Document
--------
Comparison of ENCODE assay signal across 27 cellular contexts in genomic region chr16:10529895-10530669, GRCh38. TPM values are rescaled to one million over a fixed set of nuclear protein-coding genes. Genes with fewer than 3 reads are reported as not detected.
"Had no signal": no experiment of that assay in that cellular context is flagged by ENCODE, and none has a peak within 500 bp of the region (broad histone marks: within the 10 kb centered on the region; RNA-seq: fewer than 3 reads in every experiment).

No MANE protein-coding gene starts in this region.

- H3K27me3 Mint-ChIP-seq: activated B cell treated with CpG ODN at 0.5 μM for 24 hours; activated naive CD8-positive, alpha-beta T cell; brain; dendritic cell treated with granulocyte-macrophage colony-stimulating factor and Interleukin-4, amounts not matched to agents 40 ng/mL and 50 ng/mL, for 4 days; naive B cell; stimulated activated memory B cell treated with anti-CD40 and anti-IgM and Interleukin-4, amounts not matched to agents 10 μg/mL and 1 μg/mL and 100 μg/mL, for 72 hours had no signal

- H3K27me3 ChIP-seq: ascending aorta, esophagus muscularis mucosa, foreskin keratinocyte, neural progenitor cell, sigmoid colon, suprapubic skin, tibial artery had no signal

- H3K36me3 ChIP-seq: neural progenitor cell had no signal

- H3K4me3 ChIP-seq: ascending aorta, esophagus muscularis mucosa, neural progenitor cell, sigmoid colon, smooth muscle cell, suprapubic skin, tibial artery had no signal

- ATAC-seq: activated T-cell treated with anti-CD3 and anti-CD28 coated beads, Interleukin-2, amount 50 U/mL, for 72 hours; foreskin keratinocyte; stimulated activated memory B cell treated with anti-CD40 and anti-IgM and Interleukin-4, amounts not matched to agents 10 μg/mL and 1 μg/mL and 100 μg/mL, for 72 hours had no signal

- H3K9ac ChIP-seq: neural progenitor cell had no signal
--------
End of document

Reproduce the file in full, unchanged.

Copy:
Comparison of ENCODE assay signal across 27 cellular contexts in genomic region chr16:10529895-10530669, GRCh38. TPM values are rescaled to one million over a fixed set of nuclear protein-coding genes. Genes with fewer than 3 reads are reported as not detected.
"Had no signal": no experiment of that assay in that cellular context is flagged by ENCODE, and none has a peak within 500 bp of the region (broad histone marks: within the 10 kb centered on the region; RNA-seq: fewer than 3 reads in every experiment).

No MANE protein-coding gene starts in this region.

- H3K27me3 Mint-ChIP-seq: activated B cell treated with CpG ODN at 0.5 μM for 24 hours; activated naive CD8-positive, alpha-beta T cell; brain; dendritic cell treated with granulocyte-macrophage colony-stimulating factor and Interleukin-4, amounts not matched to agents 40 ng/mL and 50 ng/mL, for 4 days; naive B cell; stimulated activated memory B cell treated with anti-CD40 and anti-IgM and Interleukin-4, amounts not matched to agents 10 μg/mL and 1 μg/mL and 100 μg/mL, for 72 hours had no signal

- H3K27me3 ChIP-seq: ascending aorta, esophagus muscularis mucosa, foreskin keratinocyte, neural progenitor cell, sigmoid colon, suprapubic skin, tibial artery had no signal

- H3K36me3 ChIP-seq: neural progenitor cell had no signal

- H3K4me3 ChIP-seq: ascending aorta, esophagus muscularis mucosa, neural progenitor cell, sigmoid colon, smooth muscle cell, suprapubic skin, tibial artery had no signal

- ATAC-seq: activated T-cell treated with anti-CD3 and anti-CD28 coated beads, Interleukin-2, amount 50 U/mL, for 72 hours; foreskin keratinocyte; stimulated activated memory B cell treated with anti-CD40 and anti-IgM and Interleukin-4, amounts not matched to agents 10 μg/mL and 1 μg/mL and 100 μg/mL, for 72 hours had no signal

- H3K9ac ChIP-seq: neural progenitor cell had no signal